Revision classes in the holidays for GCSE and A-level students are commonplace; teacher-led revision can provide structure and direction. But for Year 6 SATs? Really? This Easter, hundreds of classes of 11-year-olds across the country spent their school holidays in school attending compulsory revisions classes. This prospect is deeply concerning and leads us to question why children are being put under this much pressure and why the exams are this difficult.
When I was at primary school, I don’t think I’d ever heard the words ‘exam stress’, never mind experienced the reality of the monotonous, self-discipline required during exam season. I remember wanting to do well and get good grades in my SATs, and probably took them a bit too seriously, but I never felt pressure from teachers. We probably had a few revision lessons (within class time) but they were just tests and teachers emphasised we shouldn’t worry about them.
With the new rigorous SATs papers, following a new, knowledge-heavy curriculum – introduced by former Education secretary Michael Gove – schools are under increasing pressure to meet requirements. There’s no leeway for children to fall behind, even though naturally, children develop academically at different paces.
As well as Year 2 and Year 6 SATs, the government have recently announced plans to introduce a reception baseline assessment for 4-year olds. Tests are defining education. It shouldn’t need to be said that testing kids when they’re only 4-years-old is wrong; reception is for running around the playground, playing in the sandpit, socialising and being gently introduced to the school day. Not throwing 4-year-olds straight into silent exam rooms.
When taking her Year 6 SATs last summer, I remember my friend’s younger sister getting upset and stressed. The school put on compulsory after-school ‘booster’ sessions and she would say that the children who weren’t the most academic were shouted at by teachers for not keeping up with the work. The exam-focused atmosphere in her primary school was unhealthy and completely unrecognisable. In other words, schools are exam factories. Churning out grades, test after test, is not what education, especially primary education, should be like.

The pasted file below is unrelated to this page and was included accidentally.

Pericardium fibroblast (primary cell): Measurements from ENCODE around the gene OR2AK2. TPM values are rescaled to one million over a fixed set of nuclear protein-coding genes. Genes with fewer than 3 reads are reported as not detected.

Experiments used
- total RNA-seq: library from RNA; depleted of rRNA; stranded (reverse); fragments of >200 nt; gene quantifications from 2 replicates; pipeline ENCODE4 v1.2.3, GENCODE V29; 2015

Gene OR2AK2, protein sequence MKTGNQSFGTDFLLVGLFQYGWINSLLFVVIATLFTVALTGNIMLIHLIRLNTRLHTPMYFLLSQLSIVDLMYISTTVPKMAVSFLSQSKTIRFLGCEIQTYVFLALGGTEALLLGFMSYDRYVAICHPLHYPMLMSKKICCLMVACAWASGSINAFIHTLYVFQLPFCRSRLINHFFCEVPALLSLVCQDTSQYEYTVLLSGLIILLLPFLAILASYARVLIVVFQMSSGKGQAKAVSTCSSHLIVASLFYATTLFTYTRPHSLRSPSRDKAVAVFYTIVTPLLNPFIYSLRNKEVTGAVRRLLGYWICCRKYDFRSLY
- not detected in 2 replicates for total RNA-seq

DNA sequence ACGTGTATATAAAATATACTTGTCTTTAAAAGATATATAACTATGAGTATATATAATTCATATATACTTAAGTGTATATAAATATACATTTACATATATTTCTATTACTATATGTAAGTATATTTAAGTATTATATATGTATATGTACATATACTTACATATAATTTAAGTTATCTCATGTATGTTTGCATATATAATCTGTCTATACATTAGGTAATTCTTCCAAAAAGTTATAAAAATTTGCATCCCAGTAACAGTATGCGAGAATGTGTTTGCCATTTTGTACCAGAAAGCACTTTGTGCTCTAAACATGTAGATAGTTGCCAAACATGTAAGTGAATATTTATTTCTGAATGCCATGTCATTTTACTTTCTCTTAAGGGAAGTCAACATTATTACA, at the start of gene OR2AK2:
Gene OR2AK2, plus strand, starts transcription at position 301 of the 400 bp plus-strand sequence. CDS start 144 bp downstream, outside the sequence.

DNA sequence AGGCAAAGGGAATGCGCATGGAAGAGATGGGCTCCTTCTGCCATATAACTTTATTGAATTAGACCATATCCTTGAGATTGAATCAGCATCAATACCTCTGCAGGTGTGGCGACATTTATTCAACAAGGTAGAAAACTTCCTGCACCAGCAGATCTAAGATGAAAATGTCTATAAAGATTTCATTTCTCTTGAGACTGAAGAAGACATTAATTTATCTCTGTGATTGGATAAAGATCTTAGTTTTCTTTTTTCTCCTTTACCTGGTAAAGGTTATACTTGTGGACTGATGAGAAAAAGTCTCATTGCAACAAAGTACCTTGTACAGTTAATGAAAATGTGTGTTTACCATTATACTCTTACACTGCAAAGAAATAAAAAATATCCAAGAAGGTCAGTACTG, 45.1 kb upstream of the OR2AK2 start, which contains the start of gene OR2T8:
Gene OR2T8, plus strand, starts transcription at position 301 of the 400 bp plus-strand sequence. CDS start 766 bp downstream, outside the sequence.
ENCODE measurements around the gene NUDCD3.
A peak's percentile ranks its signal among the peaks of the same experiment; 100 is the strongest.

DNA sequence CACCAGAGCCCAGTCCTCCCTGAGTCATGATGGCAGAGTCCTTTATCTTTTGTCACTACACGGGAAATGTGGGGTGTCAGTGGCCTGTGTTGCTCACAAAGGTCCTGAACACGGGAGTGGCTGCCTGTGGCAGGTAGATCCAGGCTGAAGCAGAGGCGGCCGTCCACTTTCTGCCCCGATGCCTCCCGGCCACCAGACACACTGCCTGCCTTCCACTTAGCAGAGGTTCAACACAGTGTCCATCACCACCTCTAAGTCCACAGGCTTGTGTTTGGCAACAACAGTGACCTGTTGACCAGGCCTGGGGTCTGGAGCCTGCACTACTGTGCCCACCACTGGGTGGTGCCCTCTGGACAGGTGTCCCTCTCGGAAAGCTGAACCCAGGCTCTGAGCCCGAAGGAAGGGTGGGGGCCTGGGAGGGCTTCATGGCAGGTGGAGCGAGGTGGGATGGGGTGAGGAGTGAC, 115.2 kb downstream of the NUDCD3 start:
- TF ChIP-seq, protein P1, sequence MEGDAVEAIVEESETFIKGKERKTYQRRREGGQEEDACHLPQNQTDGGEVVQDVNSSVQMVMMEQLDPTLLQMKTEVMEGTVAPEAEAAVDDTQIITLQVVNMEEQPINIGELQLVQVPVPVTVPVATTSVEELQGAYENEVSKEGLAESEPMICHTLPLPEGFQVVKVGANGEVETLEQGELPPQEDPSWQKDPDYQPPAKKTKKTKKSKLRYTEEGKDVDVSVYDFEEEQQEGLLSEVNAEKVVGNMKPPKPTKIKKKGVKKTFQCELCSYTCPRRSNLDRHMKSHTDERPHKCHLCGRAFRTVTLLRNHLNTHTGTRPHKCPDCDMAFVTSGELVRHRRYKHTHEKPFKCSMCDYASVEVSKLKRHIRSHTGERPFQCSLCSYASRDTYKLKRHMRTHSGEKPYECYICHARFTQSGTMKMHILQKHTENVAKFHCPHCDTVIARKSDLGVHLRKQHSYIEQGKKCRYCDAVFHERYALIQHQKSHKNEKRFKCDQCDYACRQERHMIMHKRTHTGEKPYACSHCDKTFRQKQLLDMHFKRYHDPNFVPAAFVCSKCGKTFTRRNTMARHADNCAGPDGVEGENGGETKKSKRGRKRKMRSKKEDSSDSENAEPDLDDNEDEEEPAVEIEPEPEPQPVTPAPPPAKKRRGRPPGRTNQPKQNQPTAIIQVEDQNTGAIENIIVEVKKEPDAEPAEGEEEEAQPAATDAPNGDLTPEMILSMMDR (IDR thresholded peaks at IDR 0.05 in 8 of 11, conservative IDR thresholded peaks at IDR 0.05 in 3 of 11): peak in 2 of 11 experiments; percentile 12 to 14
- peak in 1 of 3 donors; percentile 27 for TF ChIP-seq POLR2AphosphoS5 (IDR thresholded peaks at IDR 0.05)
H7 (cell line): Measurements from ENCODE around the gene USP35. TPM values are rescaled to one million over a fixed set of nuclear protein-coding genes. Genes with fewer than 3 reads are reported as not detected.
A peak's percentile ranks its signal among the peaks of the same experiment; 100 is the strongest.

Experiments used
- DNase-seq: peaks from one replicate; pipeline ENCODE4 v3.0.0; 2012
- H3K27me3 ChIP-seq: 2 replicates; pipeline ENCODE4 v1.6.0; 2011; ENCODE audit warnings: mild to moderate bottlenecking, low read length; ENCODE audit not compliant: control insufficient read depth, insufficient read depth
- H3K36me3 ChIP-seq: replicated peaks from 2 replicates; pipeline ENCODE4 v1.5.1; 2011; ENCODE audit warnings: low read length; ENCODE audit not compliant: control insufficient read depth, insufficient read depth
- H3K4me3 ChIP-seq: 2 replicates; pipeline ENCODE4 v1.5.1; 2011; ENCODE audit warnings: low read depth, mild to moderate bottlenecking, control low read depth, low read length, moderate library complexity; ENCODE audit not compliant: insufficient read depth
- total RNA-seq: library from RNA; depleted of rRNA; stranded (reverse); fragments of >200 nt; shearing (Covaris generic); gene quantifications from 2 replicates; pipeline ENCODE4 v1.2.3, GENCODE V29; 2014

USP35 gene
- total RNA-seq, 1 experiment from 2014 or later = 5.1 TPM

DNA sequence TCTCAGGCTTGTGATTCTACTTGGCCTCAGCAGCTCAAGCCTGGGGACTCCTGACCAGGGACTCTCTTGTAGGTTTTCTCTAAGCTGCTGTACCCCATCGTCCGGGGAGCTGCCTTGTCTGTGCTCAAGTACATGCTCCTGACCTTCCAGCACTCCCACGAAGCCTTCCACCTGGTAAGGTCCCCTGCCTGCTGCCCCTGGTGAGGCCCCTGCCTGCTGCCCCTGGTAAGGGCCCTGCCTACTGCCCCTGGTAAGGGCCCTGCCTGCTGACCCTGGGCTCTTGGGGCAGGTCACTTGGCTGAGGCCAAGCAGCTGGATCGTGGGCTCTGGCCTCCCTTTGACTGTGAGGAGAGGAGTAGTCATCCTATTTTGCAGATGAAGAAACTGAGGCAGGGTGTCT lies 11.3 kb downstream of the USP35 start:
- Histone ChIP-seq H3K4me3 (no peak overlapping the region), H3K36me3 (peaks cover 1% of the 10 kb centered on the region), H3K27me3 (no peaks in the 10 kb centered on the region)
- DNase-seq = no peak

Primary school is where we should learn literacy and numeracy skills – the foundation for a secondary education where we apply these skills to practical knowledge. Instead, Michael Gove’s education has replaced a nurturing teaching environment – where children have time to practise these skills – with an intensive curriculum with more focus on fact-based knowledge. Ensuring children have basic learning skills is no longer enough. Of course, it’s important to challenge students but not in an obsessive, grade-driven environment where teachers have to cram so much in that children end up falling behind because there’s too much to know – hence the extra classes in school holidays.
It’s important that student attainment is measured to some extent – to help measure school teaching standards and pupil progress – and a good time to do this is through standardised tests before pupils move to secondary school. However, these tests need reforming; they should be skill-based tests which do not require much revision, not a memory test on copious amounts of knowledge completely irrelevant to an 11-year old’s life.
Enjoyment of education is so important. Stressful exams, year after year, reduce academic talent to a number or letter and take away students’ natural inquisitiveness and desire to learn. Exam factories are unsustainable; children are made to feel like they’re failing, and that grades will define their lives, before they’ve even reached GCSE. Primary school children should never be put under exam pressure or feel stressed – and they should certainly not be spending their Easter holidays in school revising.